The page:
Simplifying your data structures and using the new v7.3 MAT file format, which is a variant of HDF5, might actually be the best approach. The HDF5 format is open and already has I/O libraries for your other languages. And depending on your data structure, they may be faster than the old binary mat files.
- Simplify the data structures you're saving, preferring large arrays of primitives to complex container structures.
- Try turning off compression if your data structures are still complex.
- Try the v7.3 MAT file format using "-v7.3"
- If using a network file system, consider saving and loading to a temporary dir on a fast local drive and copying to/from the network
For large data structures, your MAT file I/O speed may be determined more by the internal structure of the data you're writing out than the size of the resulting MAT file itself. (In my experience, this has usually been the major factor in slow MAT files.) When you say "arbitrary Matlab structure", that suggests you might be using cells, structs, or objects to make complex data structures. That slows down MAT I/O because there is per-array overhead in MAT file I/O, and the members of cell and struct arrays (container types) all count as separate arrays. For example, 5,000 strings stored in a cellstr are much, much slower than the same 5,000 strings stored in a 2-D char array. And objects have even more overhead. As a test, try writing out a 1 GB file that contains just a 1 GB primitive array of random uint8s, and see how long that takes. From there, see if you can simplify your data to reduce the total mxarray count, even if that means reshaping it for serialization. (My experience with this is mostly with the v7 format; the newer HDF5 format may have less per element overhead.)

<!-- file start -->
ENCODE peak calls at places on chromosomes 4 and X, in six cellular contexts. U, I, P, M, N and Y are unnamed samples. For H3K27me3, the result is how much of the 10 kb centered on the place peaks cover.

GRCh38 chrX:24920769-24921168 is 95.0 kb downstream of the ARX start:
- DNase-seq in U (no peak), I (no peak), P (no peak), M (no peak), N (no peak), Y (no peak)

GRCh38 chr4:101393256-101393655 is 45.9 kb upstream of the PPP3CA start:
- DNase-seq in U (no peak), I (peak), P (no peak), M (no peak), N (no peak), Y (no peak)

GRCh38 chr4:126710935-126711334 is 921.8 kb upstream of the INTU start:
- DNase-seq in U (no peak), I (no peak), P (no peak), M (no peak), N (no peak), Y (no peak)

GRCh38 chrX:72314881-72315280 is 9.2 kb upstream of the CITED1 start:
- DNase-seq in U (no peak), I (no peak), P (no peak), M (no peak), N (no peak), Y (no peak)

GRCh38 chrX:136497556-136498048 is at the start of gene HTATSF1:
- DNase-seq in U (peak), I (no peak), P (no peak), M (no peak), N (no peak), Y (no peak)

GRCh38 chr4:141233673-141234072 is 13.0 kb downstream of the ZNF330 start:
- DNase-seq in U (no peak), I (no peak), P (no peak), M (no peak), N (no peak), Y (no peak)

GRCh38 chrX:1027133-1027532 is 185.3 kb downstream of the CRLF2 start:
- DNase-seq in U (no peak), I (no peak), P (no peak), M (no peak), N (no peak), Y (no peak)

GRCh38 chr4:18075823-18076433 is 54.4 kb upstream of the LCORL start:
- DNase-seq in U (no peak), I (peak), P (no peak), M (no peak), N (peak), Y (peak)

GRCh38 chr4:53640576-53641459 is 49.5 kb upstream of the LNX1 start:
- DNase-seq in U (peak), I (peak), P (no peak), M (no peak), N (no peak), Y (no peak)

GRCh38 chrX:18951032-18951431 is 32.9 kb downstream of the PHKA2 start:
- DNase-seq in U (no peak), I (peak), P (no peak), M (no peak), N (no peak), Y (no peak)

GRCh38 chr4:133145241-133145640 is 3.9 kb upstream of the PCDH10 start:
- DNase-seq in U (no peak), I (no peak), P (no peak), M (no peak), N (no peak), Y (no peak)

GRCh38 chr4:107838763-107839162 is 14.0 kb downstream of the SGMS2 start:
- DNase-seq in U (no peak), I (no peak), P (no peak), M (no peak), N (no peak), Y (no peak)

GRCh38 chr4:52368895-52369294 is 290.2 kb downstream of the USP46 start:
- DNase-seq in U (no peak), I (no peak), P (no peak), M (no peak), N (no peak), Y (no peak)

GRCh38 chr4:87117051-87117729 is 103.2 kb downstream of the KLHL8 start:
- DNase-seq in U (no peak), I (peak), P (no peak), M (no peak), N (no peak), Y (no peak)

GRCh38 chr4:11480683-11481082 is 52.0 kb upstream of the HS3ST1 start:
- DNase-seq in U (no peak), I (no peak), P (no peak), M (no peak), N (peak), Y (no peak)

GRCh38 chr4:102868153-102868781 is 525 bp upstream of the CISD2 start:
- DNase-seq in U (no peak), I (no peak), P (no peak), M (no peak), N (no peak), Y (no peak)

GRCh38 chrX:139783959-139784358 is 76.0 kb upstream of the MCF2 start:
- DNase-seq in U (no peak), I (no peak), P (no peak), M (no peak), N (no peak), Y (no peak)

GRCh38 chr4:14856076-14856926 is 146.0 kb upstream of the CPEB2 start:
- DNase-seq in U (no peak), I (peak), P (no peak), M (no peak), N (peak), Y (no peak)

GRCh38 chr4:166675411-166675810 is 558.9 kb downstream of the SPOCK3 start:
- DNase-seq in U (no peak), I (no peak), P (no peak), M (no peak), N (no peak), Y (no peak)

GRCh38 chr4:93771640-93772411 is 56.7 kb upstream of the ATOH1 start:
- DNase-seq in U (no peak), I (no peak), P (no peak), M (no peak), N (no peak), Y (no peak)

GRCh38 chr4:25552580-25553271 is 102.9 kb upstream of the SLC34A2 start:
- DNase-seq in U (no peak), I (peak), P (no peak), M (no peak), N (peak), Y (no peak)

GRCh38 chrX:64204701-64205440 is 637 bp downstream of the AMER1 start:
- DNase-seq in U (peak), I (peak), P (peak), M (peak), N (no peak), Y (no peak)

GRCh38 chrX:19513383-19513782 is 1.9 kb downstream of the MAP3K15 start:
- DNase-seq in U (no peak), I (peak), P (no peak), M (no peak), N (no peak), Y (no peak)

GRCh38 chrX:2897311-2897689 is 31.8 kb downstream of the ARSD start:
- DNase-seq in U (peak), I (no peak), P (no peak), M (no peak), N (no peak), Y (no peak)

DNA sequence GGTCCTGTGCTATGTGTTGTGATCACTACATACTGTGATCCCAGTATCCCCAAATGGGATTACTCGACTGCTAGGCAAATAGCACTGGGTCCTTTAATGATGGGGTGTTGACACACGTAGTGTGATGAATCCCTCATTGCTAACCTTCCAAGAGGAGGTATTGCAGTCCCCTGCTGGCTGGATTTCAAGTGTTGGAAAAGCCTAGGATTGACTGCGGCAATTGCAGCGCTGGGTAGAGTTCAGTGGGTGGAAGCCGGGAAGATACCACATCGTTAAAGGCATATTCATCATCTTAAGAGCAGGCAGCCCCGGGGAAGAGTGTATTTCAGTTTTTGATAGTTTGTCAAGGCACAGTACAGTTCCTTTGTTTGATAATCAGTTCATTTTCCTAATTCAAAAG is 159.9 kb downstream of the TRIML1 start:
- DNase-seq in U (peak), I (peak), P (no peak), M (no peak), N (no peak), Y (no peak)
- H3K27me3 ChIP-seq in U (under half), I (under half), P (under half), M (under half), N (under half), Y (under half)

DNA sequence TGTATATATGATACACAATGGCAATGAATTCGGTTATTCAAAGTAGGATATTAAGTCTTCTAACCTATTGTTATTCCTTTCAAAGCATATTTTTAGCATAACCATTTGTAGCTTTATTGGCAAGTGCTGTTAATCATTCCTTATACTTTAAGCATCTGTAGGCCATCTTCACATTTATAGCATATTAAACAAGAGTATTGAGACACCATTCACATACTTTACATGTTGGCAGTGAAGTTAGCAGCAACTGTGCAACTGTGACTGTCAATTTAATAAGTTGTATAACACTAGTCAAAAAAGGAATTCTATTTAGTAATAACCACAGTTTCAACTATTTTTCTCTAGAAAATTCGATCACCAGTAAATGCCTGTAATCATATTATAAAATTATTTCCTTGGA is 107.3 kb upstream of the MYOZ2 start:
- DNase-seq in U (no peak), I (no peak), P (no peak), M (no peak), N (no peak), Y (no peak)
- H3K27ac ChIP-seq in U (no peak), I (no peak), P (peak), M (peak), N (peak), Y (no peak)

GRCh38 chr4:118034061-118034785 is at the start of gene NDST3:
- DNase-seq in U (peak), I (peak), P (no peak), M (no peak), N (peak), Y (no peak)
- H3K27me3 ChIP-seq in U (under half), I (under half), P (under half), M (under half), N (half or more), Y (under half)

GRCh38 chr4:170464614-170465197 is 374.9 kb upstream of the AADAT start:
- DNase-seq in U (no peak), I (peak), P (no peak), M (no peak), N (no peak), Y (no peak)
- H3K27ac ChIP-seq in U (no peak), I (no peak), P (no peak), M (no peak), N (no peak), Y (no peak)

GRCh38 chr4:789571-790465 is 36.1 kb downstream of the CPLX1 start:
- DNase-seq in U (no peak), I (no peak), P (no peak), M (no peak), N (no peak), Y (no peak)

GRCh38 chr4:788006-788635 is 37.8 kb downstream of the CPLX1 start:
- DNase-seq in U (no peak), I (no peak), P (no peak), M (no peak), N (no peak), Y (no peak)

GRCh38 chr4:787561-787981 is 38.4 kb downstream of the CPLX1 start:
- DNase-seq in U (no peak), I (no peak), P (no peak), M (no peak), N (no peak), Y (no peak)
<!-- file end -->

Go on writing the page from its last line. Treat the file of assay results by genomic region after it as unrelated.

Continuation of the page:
If your data files live on the network, you could also try doing the save and load operations on temporary files on fast local drives, and separately using copy operations to move them back and forth between the network. At least on Windows networks, I've seen speedups of up to 2x from doing this. Possibly due to optimizations the full-file copy operation can do that the MAT I/O code can't.
It would probably be a substantial effort to come up with an alternate file format that supported fully arbitrary Matlab data structures and was portable to other languages. I'd try making smaller changes around your use of the existing format first.